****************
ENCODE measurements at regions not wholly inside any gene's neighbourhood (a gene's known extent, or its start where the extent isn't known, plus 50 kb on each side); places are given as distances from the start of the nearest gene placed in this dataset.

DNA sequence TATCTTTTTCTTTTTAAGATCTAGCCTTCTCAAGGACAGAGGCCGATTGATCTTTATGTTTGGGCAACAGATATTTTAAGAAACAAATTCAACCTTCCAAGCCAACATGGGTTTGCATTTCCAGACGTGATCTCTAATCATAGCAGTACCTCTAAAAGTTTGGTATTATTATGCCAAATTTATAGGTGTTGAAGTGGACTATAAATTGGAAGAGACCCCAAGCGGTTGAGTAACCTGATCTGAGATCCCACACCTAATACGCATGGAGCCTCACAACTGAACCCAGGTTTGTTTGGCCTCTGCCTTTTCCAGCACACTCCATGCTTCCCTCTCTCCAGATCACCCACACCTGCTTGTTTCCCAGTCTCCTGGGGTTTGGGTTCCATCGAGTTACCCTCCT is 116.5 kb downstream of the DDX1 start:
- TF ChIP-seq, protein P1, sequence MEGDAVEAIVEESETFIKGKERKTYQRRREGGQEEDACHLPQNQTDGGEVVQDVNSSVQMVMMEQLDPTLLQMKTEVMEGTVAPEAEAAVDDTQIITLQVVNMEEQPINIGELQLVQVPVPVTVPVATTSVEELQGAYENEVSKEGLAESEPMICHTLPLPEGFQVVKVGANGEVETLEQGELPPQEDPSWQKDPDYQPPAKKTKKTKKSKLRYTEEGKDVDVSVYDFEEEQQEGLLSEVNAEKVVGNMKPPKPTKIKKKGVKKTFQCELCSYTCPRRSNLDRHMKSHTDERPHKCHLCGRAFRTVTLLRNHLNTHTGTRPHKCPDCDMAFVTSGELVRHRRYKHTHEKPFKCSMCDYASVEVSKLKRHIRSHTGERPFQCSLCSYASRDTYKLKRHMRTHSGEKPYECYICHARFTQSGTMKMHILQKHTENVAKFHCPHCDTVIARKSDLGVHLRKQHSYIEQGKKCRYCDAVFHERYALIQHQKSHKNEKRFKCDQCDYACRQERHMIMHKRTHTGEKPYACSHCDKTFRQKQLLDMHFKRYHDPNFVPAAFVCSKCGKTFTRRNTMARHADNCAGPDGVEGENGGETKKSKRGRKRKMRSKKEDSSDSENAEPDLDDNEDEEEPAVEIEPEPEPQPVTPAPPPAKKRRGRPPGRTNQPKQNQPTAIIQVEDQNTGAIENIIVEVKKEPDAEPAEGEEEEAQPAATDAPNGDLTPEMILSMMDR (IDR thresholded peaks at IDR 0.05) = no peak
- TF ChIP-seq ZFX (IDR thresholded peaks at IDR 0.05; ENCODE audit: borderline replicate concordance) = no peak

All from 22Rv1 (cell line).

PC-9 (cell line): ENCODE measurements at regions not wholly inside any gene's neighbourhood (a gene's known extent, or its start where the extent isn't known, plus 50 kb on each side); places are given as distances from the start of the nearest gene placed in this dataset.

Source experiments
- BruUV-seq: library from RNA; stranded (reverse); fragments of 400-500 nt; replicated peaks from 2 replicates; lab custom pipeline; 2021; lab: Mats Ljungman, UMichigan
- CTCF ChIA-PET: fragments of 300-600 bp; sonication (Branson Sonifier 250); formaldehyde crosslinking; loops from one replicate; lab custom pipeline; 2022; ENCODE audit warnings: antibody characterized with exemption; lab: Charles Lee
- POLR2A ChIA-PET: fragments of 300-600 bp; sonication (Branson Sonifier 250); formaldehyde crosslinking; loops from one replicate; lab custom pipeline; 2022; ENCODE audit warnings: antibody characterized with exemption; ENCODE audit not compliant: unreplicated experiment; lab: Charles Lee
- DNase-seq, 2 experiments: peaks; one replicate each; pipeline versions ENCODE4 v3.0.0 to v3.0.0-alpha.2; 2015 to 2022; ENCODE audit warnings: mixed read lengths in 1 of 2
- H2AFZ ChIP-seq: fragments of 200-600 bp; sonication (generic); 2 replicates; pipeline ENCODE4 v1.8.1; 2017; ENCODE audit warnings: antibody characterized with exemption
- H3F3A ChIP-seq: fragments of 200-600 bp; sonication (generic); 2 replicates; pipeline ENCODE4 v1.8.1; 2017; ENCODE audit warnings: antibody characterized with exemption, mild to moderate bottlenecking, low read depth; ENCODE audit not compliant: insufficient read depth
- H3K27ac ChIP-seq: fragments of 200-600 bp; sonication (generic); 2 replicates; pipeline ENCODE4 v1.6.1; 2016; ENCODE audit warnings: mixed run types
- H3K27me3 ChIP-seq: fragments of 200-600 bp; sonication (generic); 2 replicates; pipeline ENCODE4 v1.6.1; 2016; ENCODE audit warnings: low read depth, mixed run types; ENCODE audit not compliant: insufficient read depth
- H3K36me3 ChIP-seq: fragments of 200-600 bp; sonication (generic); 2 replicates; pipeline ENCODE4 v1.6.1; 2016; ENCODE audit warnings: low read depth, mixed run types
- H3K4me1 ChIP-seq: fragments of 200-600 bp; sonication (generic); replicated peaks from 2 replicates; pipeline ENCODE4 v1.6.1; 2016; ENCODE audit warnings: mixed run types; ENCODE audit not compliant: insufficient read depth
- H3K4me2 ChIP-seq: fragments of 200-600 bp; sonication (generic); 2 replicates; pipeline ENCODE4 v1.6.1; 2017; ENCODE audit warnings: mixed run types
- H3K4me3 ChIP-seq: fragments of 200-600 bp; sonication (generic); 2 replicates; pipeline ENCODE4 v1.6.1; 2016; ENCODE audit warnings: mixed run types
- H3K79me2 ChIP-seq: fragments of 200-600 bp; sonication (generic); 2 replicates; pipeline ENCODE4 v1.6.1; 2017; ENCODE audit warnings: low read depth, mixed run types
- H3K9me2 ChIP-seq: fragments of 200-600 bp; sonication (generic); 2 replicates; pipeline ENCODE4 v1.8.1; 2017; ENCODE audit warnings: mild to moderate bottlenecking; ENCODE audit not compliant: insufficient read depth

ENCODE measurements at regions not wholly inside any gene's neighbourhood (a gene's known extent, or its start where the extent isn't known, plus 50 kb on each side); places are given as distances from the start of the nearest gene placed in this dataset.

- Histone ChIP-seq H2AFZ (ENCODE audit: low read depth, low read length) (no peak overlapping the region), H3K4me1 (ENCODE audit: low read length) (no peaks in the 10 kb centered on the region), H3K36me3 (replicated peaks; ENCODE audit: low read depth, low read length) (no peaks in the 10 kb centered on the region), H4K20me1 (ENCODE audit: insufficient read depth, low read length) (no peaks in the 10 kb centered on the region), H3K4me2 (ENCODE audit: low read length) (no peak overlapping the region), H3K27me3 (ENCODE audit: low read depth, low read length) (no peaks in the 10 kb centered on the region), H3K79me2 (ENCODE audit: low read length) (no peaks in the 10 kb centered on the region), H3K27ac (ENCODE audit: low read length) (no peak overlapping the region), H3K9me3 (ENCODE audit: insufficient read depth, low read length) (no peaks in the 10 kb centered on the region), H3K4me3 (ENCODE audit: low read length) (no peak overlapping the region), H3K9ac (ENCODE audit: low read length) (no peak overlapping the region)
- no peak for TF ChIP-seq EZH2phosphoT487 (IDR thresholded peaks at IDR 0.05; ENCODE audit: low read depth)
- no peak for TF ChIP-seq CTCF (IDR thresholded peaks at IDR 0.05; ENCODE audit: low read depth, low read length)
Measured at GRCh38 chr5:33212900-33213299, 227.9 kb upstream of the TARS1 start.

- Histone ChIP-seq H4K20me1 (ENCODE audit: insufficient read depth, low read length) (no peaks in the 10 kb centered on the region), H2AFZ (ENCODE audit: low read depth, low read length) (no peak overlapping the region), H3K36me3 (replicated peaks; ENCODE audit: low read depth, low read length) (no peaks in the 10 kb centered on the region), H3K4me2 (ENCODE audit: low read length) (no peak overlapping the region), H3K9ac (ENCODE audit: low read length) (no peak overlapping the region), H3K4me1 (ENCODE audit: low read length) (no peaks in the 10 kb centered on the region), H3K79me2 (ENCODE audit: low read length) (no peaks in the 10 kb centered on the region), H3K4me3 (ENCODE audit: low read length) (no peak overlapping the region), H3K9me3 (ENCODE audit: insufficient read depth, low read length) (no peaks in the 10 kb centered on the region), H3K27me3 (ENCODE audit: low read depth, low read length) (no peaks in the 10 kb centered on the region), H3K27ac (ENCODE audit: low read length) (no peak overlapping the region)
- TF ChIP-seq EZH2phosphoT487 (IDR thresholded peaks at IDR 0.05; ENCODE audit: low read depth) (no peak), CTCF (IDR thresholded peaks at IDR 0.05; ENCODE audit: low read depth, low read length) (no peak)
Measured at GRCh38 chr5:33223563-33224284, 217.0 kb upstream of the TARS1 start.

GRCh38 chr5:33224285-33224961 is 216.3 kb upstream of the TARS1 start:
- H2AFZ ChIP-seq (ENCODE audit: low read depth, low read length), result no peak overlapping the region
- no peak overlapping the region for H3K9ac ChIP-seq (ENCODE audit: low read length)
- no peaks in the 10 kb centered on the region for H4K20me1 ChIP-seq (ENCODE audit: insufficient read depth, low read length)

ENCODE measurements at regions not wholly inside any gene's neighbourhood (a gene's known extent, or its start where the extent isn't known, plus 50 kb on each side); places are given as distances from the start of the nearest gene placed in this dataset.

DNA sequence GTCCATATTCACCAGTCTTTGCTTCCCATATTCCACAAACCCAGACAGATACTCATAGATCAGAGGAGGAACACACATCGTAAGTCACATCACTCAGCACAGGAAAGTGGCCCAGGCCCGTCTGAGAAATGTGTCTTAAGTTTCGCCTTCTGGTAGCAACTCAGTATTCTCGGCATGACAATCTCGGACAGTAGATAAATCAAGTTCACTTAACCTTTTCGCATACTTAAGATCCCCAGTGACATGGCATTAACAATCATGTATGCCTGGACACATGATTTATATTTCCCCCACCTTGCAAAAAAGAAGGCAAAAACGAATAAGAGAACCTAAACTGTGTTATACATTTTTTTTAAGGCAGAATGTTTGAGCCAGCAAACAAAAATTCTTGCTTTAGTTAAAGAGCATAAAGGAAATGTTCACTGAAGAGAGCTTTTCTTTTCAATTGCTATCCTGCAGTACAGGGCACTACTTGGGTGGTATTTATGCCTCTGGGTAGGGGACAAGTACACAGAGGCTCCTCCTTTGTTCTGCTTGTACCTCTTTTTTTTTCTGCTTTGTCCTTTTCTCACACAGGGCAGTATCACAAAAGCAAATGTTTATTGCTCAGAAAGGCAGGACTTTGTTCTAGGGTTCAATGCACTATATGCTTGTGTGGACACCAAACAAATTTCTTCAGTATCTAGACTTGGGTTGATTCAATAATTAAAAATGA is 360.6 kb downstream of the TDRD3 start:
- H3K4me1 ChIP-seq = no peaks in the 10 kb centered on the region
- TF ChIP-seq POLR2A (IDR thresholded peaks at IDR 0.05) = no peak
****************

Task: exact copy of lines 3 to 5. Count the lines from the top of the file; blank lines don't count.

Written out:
- TF ChIP-seq, protein P1, sequence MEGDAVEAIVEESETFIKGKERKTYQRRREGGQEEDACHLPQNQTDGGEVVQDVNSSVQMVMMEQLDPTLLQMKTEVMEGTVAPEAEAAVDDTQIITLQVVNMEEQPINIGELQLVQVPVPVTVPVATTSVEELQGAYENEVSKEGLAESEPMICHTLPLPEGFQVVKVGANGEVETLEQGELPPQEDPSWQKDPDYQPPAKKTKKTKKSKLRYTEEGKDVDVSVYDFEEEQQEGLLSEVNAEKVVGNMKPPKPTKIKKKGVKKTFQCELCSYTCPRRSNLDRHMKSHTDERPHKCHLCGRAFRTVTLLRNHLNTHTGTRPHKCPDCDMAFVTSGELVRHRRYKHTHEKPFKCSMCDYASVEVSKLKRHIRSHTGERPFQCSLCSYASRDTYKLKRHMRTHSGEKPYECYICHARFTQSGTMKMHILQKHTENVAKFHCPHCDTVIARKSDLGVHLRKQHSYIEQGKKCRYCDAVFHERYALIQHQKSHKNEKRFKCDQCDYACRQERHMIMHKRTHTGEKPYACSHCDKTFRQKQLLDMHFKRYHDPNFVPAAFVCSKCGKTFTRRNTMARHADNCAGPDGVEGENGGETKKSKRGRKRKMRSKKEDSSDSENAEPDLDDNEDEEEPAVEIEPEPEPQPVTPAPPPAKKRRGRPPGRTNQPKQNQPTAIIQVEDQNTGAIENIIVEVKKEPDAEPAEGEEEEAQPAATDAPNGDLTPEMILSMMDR (IDR thresholded peaks at IDR 0.05) = no peak
- TF ChIP-seq ZFX (IDR thresholded peaks at IDR 0.05; ENCODE audit: borderline replicate concordance) = no peak

All from 22Rv1 (cell line).